The Gambia U20 Young Scorpions have succumbed to a 1-nil defeat at the hands of South American outfits Uruguay in the round of 16 of the Under 20 World Cup in Argentina, bringing a cruel end to their World Cup campaign.
U20 WC: Scorpions run out of venom to sting, what next for its stars now?
The Young Scorpions, among the underdogs coming into the competition, cruised through the group stage following victories over Honduras and bookies’ favourite France, before capping off the group with a 0-0 draw against South Korea, but came up short against a well-organised Uruguay who secured a quarter-final place through a left-footed outside-of-the-box stunner from Anderson Duarte.
Despite the loss, and the disappointment that comes with it, coach Abdoulie Bojang and his charges must not sulk too much. By the yardstick with which Gambian football is measured, it has been a generally successful year for the U20s, with a runners-up medal in the U20 African Cup of Nations where they played one of the most thrilling attacking football in the entire tournament — to qualifying for the World Cup and topping a group including France and breaking and setting some national records on the way — these young set of players deserves praise and support.
Backed up by the recent performances of both the senior and U20 sides in the AFCON competition, Gambian football — with evidently talent galore — has been on the right track for at least two years now. In the 2021 edition of the Africa Cup of Nations, which was actually held in 2022 and hosted by Cameroon, Gambia debuted as the lowest-ranked team of the tournament as well as the lowest-ranked team to participate in the tournament, but the team defied the odds and reach the quarterfinals where they were knocked out by host Cameroon.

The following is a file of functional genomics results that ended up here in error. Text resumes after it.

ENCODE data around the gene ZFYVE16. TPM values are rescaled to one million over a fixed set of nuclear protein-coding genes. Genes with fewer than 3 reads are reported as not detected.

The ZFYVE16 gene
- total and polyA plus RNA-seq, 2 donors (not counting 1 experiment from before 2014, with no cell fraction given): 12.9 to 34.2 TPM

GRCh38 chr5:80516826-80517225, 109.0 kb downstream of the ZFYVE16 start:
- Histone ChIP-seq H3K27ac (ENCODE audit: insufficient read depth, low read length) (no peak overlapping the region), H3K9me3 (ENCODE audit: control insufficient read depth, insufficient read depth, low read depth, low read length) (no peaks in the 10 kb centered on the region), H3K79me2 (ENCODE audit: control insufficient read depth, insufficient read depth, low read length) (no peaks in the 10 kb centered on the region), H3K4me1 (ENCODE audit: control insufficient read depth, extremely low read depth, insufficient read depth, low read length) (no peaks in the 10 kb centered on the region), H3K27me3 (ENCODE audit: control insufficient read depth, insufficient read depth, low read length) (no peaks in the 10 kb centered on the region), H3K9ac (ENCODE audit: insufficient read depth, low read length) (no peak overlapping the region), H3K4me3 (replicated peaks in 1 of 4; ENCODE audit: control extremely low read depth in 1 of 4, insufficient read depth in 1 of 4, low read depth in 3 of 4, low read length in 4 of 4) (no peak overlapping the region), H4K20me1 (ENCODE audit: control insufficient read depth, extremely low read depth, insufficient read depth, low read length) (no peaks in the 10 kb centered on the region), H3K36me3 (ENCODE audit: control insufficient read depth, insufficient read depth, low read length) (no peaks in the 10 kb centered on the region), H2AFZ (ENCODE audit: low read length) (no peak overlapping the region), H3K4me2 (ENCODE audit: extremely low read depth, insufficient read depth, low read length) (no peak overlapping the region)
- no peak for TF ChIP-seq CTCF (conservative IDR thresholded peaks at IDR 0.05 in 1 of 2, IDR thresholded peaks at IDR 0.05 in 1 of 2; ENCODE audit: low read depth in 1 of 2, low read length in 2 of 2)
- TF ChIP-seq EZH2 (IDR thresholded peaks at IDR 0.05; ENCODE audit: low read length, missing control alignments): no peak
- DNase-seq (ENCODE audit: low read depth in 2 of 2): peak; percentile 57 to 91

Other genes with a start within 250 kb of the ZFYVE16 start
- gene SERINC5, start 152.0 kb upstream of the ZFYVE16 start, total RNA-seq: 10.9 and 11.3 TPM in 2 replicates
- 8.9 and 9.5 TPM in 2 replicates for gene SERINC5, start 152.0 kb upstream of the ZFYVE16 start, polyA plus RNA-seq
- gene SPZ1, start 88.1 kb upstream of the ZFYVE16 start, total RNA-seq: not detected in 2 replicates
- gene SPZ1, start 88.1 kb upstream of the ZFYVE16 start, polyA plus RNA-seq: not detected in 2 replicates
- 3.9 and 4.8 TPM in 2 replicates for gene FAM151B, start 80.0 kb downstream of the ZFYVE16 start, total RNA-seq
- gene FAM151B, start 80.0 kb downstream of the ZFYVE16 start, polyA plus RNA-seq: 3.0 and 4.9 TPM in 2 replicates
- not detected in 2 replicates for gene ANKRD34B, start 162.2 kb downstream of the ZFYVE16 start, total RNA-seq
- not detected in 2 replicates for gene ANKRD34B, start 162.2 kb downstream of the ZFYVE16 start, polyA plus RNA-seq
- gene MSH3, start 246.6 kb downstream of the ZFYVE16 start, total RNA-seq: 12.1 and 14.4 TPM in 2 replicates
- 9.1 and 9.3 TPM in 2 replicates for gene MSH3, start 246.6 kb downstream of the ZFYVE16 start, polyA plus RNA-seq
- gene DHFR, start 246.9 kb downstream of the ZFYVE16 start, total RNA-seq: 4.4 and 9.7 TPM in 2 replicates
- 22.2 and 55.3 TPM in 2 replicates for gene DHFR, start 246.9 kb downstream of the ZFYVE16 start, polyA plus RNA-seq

However, despite the huge strides the country has made in football over the past two years, there are still glaring issues holding back Gambian football, with top football talents sinking into the quicksand of this mess without even ever realising their dreams. Gambian football’s weak and inept leadership, coupled with the lack of serious investment into grassroots football to senior-level football, has been at the forefront of the country’s shortcomings and lack of success in professional football. Can this change? Yes. Will it change? Hopefully.
Back to the U20s, who have been making sports news headlines since their impressive run in the U20 AFCON earlier this year with a couple of talents garnering attention from top European clubs, what next? This squad is littered with talent, and with European scouts hovering, what does the future hold for this crop of talented players? How many of them will make the leap from the U20 to the senior side? How many of them will turn out to be a success story 5 years from now? A handful? More, or even less? TIME WILL TELL.
Credited to: FatouNetwork